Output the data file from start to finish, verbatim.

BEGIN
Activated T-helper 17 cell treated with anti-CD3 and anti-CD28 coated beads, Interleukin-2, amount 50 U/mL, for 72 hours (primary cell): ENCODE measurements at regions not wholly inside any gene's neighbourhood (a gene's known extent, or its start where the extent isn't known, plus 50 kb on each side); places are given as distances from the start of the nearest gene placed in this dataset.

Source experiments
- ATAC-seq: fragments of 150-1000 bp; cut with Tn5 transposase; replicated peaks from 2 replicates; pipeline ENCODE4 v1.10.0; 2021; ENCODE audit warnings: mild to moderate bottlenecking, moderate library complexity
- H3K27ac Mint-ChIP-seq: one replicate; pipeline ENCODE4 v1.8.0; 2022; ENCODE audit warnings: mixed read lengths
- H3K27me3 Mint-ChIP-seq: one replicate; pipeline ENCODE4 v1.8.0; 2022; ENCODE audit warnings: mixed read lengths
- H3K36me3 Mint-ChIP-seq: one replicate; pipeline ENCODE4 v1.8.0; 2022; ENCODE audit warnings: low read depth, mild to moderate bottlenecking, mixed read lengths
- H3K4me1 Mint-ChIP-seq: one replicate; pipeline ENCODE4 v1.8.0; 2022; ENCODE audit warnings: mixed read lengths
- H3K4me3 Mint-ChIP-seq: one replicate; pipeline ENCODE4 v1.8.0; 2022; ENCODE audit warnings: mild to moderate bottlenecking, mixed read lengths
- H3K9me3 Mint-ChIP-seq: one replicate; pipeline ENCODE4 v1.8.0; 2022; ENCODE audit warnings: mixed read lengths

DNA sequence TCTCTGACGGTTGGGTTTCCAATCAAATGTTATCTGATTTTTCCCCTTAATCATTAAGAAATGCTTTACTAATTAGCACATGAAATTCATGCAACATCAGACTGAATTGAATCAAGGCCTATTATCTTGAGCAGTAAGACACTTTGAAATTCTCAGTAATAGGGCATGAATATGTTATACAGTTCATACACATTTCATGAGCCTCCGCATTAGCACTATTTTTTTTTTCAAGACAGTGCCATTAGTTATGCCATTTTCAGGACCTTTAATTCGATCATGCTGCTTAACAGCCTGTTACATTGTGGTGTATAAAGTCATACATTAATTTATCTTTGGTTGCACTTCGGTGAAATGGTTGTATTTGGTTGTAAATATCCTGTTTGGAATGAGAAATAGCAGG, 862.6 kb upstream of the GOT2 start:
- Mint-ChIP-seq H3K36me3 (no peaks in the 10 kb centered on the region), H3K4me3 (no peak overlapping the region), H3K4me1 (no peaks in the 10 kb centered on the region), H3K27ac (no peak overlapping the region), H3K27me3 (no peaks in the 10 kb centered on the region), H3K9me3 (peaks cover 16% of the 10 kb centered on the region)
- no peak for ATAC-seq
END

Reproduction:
Activated T-helper 17 cell treated with anti-CD3 and anti-CD28 coated beads, Interleukin-2, amount 50 U/mL, for 72 hours (primary cell): ENCODE measurements at regions not wholly inside any gene's neighbourhood (a gene's known extent, or its start where the extent isn't known, plus 50 kb on each side); places are given as distances from the start of the nearest gene placed in this dataset.

Source experiments
- ATAC-seq: fragments of 150-1000 bp; cut with Tn5 transposase; replicated peaks from 2 replicates; pipeline ENCODE4 v1.10.0; 2021; ENCODE audit warnings: mild to moderate bottlenecking, moderate library complexity
- H3K27ac Mint-ChIP-seq: one replicate; pipeline ENCODE4 v1.8.0; 2022; ENCODE audit warnings: mixed read lengths
- H3K27me3 Mint-ChIP-seq: one replicate; pipeline ENCODE4 v1.8.0; 2022; ENCODE audit warnings: mixed read lengths
- H3K36me3 Mint-ChIP-seq: one replicate; pipeline ENCODE4 v1.8.0; 2022; ENCODE audit warnings: low read depth, mild to moderate bottlenecking, mixed read lengths
- H3K4me1 Mint-ChIP-seq: one replicate; pipeline ENCODE4 v1.8.0; 2022; ENCODE audit warnings: mixed read lengths
- H3K4me3 Mint-ChIP-seq: one replicate; pipeline ENCODE4 v1.8.0; 2022; ENCODE audit warnings: mild to moderate bottlenecking, mixed read lengths
- H3K9me3 Mint-ChIP-seq: one replicate; pipeline ENCODE4 v1.8.0; 2022; ENCODE audit warnings: mixed read lengths

DNA sequence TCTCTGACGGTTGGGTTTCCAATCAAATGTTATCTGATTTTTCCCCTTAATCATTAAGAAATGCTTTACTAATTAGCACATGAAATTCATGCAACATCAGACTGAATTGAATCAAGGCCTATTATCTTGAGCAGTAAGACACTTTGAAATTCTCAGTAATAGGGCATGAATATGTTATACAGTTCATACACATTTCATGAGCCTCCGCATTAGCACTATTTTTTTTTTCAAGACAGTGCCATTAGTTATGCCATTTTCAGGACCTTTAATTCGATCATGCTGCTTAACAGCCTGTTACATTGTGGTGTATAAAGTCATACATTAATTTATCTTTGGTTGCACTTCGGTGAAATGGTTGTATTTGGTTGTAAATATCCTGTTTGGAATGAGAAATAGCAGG, 862.6 kb upstream of the GOT2 start:
- Mint-ChIP-seq H3K36me3 (no peaks in the 10 kb centered on the region), H3K4me3 (no peak overlapping the region), H3K4me1 (no peaks in the 10 kb centered on the region), H3K27ac (no peak overlapping the region), H3K27me3 (no peaks in the 10 kb centered on the region), H3K9me3 (peaks cover 16% of the 10 kb centered on the region)
- no peak for ATAC-seq